"What kind of investigations do they do?"
"They find things. Broken pieces of things and make them beautiful again. Give them a home." I wiggled my arms, wanting to thread my fingers through my necklace. It was the only possession they'd left me after deeming the smashed bits of glass too dull to draw blood. I loved that necklace. It was the only thing I'd ever created that was beautiful. "That's why people don't like them. People like things to stay broken."
"Fascinating," Shire feigned enthusiasm. "But how do these things get broken to begin with?"
" My voice trailed off. Early morning fog swam in my head. There was something in the fog; headlights. A gunshot. Blood pooling under kerosene streetlamps. How odd.
"I killed my uncle." I said abruptly because it was a question I could answer and one Shire probably wanted to make sure of. "Not under a streetlamp. At the gala. As he was toasting the sale of his estate to the Claxton's. Marianne Gallagher was hanging on his arm. She doesn't know she laughs like a hyena when she's drunk. I borrowed a knife from the kitchens and slit his throat."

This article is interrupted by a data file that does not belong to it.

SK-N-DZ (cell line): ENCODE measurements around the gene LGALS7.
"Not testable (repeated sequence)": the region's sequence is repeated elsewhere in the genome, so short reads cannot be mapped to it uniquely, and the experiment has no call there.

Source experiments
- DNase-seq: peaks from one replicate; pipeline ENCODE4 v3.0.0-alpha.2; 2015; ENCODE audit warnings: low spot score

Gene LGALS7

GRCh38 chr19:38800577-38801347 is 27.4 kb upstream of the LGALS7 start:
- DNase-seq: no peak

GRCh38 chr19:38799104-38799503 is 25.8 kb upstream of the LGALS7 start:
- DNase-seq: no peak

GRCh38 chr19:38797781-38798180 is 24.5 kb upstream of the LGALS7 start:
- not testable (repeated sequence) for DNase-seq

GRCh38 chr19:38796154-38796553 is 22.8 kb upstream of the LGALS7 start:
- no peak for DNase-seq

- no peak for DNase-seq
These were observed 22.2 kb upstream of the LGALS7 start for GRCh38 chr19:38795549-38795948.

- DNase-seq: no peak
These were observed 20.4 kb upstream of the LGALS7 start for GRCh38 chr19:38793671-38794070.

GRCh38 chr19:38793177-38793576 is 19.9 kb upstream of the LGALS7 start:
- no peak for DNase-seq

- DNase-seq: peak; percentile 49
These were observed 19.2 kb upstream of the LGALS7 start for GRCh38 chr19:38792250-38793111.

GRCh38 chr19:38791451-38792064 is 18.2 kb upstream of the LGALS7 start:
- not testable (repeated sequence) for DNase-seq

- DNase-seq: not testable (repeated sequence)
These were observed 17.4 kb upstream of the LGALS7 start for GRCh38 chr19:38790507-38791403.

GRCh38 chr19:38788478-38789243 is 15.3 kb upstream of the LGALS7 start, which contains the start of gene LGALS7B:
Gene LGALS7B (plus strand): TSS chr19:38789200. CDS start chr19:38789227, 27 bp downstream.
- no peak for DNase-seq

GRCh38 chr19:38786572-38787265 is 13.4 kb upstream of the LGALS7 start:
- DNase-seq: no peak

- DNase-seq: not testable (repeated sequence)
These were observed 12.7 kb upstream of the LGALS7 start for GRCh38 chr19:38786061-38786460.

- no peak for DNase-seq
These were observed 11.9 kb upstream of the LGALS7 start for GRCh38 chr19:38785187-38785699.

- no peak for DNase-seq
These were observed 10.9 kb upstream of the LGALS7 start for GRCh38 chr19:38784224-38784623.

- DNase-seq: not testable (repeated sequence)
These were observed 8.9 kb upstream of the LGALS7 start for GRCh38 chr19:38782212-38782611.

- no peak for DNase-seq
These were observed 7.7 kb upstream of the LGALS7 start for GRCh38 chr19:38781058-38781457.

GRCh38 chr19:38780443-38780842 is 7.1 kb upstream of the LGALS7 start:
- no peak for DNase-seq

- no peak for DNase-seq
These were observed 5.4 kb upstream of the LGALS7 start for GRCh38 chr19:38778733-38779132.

"I see," Shire narrowed his eyes and peered at me over laced hands. "And do you have any remorse at all? You've murdered an innocent man. You're a high class lady, an Aberlin. Yet here you are, filthy, a disgrace to your family and facing charges of criminal insanity. Do you feel anything at all, Jose Maggie? Any tiny spark of pathos?"
I shook my head. He gave me the look that meant I was going to get double shifts of emptying the chamberpots. It wasn't my fault he was mad, though he hid it with that syrupy ocean calm. I was only giving him an honest answer. Lying was wrong and I told him so. He nodded to that, but looked tired. I grated my dirty, overgrown nails on the sleeve of the strait jacket and waited for the session to conclude.